A detail of tax law makes all the difference in Stormy’s post below. Buy the whole thing, get the tax break. Buy part of it, you don’t.*
The other half of the answer is that “timing is everything.” And playing Chicken with the FDIC often has Unintended Consequences.** So let’s turn the continuous-not-discrete timeline details over to reader A C Shareholder in comments to Stormy (minor edits for style):
While obviously I am biased because Wachovia stole 20% of my equity value on Friday, I do think it’s always fun to watch the Monday morning quarterbacks talk about Wells Fargo as if they only needed a little more time.
When you are dealing with a bank run, you do not have a “couple of days.” The “couple of days” was the FDIC trying to get Wachovia and Wells Fargo together starting on the Thursday before last weekend and then Wells bailing around Saturday night, Sunday morning. Wells Fargo played chicken with the FDIC by walking away. Do not believe for a minute that walking away from the table wasn’t a a calculated move designed to put Wachovia in receivership a la WaMu. The only problem was Wells didn’t foresee Citi putting a deal together that quickly.
So let’s try to construct what would have happened last weekend if Citi doesn’t step in. Wells leaves Wachovia at the altar Sunday night. Not a great sign of confidence for Wachovia. Market and business opens on Monday. Everyone had been anticipating a deal over the weekend—without one, CFOs and Treasurers get antsy. Noon, the House votes down the bailout package. Immediately, wire and ACH transactions begin hammering Wachovia. Suppose they get through the day, overnight banks refuse to lend to Wachovia. Wachovia’s funding dries up (look at LIBOR and the TED spread). Tuesday, money continues to pour out of Wachovia. After a brief pop, the market is hearing more about Wachovia precarious position and starts trending lower. Without funding sources, Wachovia is at the Fed window for all monies. Tuesday overnight, still Wachovia cannot borrow from its peers—deposit base is down 15 – 20 billion. Wednesday, FDIC seeing that the market has lost confidence in Wachovia steps in and puts Wachovia into receivership.
As for the FDIC’s ability to get anymore deals done, it doesn’t absolutely stop them. However, now all deals will be receivership deals like WaMu. Wells, Chase, and BofA are all just under or over the 10% deposit base limit so none of them have the ability to merge anymore. The only bank with the ability to merge balance sheets is Citi. As for the others (US Bancorp, PNC, and BB&T), they may be able to do something but they have much smaller asset base in which to spread out losses. If you are VikrAm Pandit, are you going to do another OPEN transaction again with the FDIC or are you going to have the FDIC put ’em in a body baG and wipe out all debt and equity holders? Every regional bank shareholder that goes to receivership from here on out can thank Wells and Wachovia when there debt and equity gets wiped out.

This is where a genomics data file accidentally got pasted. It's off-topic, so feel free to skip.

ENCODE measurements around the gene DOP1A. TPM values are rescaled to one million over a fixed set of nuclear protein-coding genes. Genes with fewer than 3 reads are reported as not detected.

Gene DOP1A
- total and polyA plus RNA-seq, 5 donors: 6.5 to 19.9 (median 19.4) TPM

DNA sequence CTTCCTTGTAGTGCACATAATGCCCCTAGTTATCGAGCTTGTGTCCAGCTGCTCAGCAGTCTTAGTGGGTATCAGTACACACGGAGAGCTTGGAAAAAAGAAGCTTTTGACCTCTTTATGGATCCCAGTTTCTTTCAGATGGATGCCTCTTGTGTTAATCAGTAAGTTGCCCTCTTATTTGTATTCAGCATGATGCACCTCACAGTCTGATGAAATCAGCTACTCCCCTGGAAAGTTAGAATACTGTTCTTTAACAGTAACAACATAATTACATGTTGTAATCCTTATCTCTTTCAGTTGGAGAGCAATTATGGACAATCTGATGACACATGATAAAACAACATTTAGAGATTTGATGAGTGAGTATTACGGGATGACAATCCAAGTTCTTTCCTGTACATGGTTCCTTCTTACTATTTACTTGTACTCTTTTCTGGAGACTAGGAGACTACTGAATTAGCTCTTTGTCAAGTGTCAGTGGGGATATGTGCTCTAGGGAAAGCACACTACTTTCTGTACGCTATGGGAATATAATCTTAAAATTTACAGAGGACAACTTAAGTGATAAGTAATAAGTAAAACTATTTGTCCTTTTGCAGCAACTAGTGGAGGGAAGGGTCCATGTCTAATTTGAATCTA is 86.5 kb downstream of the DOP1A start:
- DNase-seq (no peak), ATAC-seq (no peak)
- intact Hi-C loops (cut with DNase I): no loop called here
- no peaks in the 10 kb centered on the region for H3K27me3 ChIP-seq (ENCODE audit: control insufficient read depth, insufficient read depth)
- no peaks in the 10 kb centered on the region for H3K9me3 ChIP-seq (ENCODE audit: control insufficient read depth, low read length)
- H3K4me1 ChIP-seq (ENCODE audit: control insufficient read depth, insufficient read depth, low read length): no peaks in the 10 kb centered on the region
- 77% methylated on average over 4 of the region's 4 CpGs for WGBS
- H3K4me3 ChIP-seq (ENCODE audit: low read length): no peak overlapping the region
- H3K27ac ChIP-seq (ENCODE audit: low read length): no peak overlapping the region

So in return for my use of capital and stock last week that came in at the 11th hour and saved Wachovia and then floated them for an entire week of the worst funding environment in decades perhaps ever – I get a 20% loss as the CEO of Wachovia was smiling and grinning as late as Thursday. This knife in my back belongs to Wachovia’s CEO Steele.
*This is nothing Citigroup wouldn’t have known. The next step in the process is to realize that C valued the non-banking operations of “WalkAllOverYa” at less than the net value of the tax break. The implications of that are left to the reader. UPDATE: This is not necessarily so—see my follow-up post—they valued the net value of the non-banking operations as less than the Expected tax break’s value, which was even lower than the value Wells is using.
**In this case, we have to assume the consequences really were Unintended, since assuming that Citigroup would buy the banking operations if Wells walked away would—as has become the case—make the acquisition more difficult for Wells. Which is as it should be.